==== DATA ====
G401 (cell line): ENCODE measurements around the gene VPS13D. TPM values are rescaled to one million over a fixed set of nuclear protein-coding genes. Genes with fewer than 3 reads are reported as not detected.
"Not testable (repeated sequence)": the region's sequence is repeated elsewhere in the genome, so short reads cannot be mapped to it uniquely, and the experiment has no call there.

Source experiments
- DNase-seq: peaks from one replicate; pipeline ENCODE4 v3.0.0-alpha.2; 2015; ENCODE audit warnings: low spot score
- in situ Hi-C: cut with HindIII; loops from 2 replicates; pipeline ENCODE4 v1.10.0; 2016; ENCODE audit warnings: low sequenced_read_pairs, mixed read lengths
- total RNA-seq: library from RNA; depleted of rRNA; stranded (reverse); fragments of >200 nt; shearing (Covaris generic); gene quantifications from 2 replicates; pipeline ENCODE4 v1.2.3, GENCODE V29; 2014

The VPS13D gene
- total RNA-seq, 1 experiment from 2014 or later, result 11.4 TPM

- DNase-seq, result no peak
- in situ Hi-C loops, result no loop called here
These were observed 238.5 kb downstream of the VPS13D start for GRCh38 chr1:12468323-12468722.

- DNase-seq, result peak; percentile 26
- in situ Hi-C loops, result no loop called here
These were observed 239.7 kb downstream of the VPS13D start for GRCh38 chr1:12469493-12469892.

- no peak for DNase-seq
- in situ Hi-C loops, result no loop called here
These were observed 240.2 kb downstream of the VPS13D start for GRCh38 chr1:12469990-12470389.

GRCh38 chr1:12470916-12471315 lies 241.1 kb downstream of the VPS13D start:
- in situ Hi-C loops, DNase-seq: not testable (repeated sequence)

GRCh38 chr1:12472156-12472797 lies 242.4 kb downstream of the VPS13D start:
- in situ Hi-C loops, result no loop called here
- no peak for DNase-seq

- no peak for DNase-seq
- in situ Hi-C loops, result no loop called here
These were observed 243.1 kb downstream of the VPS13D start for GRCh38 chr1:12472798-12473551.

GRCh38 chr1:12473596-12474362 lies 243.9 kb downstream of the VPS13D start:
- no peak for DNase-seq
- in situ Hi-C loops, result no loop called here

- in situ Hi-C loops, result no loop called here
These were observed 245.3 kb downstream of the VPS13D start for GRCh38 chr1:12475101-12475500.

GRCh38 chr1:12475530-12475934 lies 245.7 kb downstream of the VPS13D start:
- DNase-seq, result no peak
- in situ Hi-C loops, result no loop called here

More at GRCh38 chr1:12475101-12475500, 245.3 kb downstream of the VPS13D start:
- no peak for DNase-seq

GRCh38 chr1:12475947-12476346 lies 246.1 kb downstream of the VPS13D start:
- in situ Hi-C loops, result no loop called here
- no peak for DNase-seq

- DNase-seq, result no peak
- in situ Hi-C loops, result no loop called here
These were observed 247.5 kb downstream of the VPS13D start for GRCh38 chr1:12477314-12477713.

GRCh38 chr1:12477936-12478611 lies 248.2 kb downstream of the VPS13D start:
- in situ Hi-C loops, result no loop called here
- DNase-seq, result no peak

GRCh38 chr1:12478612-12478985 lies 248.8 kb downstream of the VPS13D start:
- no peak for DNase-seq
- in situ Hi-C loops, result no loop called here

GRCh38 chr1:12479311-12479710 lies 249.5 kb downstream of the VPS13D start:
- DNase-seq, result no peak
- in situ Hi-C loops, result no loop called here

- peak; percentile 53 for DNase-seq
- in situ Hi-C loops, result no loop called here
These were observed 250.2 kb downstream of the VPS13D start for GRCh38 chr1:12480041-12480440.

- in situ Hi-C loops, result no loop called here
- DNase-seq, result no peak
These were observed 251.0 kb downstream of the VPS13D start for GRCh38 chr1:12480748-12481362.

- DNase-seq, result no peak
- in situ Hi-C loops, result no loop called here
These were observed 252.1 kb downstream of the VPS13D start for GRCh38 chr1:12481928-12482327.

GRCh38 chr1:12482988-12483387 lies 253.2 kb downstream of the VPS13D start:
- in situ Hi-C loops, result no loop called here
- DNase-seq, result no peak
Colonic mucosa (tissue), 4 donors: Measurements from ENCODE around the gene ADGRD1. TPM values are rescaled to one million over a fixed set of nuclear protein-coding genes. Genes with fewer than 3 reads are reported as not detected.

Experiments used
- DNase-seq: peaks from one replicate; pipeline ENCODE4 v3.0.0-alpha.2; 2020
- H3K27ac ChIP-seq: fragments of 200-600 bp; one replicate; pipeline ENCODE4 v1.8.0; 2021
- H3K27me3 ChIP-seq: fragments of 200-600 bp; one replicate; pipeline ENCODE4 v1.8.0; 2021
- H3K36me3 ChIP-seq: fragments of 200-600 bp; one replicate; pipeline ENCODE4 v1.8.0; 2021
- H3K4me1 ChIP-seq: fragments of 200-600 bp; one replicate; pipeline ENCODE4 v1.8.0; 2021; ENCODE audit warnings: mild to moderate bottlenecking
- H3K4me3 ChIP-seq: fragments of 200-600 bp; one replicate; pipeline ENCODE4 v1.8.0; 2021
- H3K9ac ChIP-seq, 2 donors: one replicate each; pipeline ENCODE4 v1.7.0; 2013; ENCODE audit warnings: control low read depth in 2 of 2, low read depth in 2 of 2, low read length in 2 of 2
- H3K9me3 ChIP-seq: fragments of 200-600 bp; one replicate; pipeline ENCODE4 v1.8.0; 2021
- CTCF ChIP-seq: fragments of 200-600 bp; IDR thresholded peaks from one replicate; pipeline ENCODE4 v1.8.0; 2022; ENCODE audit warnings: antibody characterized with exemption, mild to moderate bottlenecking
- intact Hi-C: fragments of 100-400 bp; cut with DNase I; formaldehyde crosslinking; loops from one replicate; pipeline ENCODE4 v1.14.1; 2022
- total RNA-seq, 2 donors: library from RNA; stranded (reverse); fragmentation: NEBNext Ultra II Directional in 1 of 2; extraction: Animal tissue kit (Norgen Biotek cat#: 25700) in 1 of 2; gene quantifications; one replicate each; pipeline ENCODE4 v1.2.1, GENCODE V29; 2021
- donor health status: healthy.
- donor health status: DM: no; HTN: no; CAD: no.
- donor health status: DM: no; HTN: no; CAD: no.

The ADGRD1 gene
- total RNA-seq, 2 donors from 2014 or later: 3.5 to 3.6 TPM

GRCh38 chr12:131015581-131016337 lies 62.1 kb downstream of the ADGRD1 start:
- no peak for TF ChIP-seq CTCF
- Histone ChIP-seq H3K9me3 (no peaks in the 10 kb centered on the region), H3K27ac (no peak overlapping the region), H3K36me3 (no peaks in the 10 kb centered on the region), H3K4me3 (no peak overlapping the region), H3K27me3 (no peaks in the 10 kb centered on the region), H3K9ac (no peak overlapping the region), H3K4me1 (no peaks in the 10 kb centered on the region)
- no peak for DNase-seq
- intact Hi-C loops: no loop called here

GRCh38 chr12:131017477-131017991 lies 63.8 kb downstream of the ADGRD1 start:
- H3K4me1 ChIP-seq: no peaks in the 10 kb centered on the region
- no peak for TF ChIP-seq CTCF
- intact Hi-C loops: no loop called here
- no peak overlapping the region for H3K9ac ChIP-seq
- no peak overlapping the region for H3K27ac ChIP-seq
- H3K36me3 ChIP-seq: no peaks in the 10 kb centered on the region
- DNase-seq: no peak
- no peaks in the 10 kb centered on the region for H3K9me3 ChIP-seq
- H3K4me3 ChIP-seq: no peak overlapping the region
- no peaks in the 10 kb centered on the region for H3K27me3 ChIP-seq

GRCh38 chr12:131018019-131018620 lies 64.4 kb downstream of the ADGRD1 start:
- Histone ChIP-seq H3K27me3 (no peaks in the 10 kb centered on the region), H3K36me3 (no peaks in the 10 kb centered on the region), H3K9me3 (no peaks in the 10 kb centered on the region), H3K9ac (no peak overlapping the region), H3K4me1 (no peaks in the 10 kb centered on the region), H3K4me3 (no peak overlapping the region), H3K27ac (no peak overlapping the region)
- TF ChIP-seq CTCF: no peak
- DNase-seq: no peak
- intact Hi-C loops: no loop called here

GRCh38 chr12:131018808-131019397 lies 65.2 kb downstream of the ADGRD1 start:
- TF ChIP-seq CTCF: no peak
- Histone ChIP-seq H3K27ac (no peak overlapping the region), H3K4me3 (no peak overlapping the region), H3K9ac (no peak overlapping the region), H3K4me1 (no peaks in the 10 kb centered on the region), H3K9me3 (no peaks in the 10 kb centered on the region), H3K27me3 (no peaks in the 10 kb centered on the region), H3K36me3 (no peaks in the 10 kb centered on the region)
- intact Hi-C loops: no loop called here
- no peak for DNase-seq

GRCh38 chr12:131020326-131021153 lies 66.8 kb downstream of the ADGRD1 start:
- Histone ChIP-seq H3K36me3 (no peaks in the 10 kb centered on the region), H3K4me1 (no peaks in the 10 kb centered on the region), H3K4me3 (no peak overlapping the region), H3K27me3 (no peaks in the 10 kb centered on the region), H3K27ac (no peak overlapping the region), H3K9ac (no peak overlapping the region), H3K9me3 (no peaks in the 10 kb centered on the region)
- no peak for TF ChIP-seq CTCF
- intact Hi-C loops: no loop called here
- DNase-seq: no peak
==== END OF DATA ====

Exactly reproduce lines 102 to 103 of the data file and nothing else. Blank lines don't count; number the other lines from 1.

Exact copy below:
GRCh38 chr12:131018808-131019397 lies 65.2 kb downstream of the ADGRD1 start:
- TF ChIP-seq CTCF: no peak